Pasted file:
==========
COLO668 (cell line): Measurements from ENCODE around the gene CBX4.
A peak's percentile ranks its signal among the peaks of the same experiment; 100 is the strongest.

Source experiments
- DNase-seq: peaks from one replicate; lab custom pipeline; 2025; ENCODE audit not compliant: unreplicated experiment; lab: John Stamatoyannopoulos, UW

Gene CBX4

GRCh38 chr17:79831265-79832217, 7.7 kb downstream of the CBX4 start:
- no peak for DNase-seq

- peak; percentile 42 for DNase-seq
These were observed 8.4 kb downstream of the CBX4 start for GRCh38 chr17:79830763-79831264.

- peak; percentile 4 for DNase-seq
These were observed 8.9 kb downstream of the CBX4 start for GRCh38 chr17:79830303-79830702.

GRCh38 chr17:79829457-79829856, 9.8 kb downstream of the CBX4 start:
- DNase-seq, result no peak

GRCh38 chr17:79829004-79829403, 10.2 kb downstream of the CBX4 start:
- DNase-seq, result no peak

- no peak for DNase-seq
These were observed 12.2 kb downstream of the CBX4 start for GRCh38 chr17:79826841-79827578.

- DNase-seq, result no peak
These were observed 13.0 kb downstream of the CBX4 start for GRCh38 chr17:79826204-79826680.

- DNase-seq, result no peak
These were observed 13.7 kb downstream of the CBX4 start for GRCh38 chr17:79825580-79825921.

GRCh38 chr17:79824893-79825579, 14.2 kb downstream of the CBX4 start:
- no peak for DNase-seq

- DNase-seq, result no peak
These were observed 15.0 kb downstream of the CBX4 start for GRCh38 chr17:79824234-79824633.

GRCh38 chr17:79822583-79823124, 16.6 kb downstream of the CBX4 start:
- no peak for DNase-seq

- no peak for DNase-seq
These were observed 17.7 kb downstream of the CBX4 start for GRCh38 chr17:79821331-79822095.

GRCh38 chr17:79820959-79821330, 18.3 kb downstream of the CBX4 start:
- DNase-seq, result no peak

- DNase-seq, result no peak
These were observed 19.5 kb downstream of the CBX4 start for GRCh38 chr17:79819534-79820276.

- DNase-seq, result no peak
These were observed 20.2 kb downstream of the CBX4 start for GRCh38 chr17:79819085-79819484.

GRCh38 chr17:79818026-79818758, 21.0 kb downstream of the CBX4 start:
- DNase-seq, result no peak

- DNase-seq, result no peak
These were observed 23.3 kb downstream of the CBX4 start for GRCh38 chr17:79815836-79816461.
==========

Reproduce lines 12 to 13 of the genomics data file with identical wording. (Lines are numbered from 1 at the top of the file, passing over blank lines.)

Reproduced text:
GRCh38 chr17:79829457-79829856, 9.8 kb downstream of the CBX4 start:
- DNase-seq, result no peak